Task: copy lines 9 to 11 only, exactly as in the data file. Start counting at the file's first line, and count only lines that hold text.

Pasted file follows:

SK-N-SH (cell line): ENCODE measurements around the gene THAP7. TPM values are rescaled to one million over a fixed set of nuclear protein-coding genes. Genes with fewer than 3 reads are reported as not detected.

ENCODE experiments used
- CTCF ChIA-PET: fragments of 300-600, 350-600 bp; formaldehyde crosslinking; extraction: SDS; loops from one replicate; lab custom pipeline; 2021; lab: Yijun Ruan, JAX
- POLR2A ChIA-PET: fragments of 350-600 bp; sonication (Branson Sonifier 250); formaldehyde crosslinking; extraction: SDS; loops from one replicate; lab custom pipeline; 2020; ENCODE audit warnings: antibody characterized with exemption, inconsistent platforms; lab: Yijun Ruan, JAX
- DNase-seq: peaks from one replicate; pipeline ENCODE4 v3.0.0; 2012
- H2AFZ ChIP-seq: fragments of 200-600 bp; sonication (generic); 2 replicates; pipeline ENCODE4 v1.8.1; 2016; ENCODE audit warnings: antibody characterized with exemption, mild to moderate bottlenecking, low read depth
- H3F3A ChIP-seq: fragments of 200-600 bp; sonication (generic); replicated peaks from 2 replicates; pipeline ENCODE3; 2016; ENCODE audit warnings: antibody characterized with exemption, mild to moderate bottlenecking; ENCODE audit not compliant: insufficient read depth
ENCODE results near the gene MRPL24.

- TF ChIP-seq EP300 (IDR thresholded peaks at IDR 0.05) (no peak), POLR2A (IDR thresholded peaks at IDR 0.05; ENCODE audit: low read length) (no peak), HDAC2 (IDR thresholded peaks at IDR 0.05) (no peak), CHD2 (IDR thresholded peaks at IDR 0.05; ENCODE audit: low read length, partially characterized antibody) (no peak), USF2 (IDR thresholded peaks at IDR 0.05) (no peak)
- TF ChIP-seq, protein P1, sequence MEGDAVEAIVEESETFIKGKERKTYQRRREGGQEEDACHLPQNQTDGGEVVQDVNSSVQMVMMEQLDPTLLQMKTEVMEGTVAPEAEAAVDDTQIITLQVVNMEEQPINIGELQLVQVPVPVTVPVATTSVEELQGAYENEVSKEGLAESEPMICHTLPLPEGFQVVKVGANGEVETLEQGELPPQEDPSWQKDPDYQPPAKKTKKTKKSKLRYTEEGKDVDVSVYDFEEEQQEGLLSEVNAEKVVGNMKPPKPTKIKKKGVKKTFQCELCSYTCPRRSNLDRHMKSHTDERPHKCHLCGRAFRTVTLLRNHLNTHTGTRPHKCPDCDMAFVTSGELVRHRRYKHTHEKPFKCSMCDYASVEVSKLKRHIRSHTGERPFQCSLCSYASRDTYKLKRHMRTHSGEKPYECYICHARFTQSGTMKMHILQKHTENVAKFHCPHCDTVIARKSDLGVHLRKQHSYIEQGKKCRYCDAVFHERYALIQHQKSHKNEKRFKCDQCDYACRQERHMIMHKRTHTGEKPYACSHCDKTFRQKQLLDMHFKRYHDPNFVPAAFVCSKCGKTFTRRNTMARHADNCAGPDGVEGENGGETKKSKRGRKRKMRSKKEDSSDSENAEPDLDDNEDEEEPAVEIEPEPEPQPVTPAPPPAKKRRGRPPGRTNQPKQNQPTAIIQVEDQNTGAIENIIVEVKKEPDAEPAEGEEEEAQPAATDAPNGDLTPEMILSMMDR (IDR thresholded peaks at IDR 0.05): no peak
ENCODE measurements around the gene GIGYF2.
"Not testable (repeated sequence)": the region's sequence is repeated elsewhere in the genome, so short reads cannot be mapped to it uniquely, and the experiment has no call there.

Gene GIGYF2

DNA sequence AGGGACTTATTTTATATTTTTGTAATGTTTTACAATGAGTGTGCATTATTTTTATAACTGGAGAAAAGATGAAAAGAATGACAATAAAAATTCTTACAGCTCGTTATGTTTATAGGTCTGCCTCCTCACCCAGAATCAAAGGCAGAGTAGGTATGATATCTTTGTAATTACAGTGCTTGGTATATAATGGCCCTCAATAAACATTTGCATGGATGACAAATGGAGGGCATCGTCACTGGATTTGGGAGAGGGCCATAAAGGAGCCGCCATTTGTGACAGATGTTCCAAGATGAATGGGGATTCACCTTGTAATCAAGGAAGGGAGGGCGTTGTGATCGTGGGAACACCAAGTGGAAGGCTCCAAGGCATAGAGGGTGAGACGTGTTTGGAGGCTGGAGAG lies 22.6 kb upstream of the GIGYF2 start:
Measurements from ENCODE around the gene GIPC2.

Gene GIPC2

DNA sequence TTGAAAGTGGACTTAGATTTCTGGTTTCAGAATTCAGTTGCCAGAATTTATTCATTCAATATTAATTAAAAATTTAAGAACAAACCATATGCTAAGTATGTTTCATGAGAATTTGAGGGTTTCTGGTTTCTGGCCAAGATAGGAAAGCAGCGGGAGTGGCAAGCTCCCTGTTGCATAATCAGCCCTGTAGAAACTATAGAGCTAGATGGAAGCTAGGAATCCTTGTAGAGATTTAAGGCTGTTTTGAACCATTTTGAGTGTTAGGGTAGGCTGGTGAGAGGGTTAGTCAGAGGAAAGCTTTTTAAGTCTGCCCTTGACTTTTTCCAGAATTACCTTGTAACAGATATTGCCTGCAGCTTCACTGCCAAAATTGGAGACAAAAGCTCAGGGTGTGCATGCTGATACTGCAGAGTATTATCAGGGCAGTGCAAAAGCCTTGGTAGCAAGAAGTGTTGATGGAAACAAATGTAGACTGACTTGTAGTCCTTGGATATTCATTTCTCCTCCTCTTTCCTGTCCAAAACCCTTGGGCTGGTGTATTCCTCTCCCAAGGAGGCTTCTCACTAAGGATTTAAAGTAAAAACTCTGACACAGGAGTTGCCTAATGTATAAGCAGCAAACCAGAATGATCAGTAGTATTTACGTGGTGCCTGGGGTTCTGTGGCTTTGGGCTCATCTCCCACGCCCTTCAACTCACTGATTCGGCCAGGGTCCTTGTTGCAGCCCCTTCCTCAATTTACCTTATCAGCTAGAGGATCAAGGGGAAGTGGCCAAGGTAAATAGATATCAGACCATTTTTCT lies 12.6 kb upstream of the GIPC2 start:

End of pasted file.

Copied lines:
- TF ChIP-seq EP300 (IDR thresholded peaks at IDR 0.05) (no peak), POLR2A (IDR thresholded peaks at IDR 0.05; ENCODE audit: low read length) (no peak), HDAC2 (IDR thresholded peaks at IDR 0.05) (no peak), CHD2 (IDR thresholded peaks at IDR 0.05; ENCODE audit: low read length, partially characterized antibody) (no peak), USF2 (IDR thresholded peaks at IDR 0.05) (no peak)
- TF ChIP-seq, protein P1, sequence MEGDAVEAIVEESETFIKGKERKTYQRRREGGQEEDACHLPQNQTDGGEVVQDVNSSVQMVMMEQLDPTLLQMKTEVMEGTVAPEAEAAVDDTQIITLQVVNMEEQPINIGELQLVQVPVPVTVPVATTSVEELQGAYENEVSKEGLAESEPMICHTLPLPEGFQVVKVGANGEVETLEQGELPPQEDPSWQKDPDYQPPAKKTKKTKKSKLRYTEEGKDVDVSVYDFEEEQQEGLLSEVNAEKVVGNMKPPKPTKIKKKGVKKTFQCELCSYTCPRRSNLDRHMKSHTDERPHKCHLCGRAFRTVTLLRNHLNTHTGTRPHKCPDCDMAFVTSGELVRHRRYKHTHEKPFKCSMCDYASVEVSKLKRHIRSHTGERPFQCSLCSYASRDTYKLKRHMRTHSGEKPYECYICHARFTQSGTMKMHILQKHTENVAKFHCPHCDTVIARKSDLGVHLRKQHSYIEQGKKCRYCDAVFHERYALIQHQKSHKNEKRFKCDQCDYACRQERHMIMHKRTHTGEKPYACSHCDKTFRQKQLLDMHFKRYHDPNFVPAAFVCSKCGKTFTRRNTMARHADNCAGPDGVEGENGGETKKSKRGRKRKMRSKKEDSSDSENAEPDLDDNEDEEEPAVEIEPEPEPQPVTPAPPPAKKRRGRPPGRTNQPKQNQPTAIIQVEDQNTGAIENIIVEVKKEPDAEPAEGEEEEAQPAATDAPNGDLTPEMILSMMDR (IDR thresholded peaks at IDR 0.05): no peak
ENCODE measurements around the gene GIGYF2.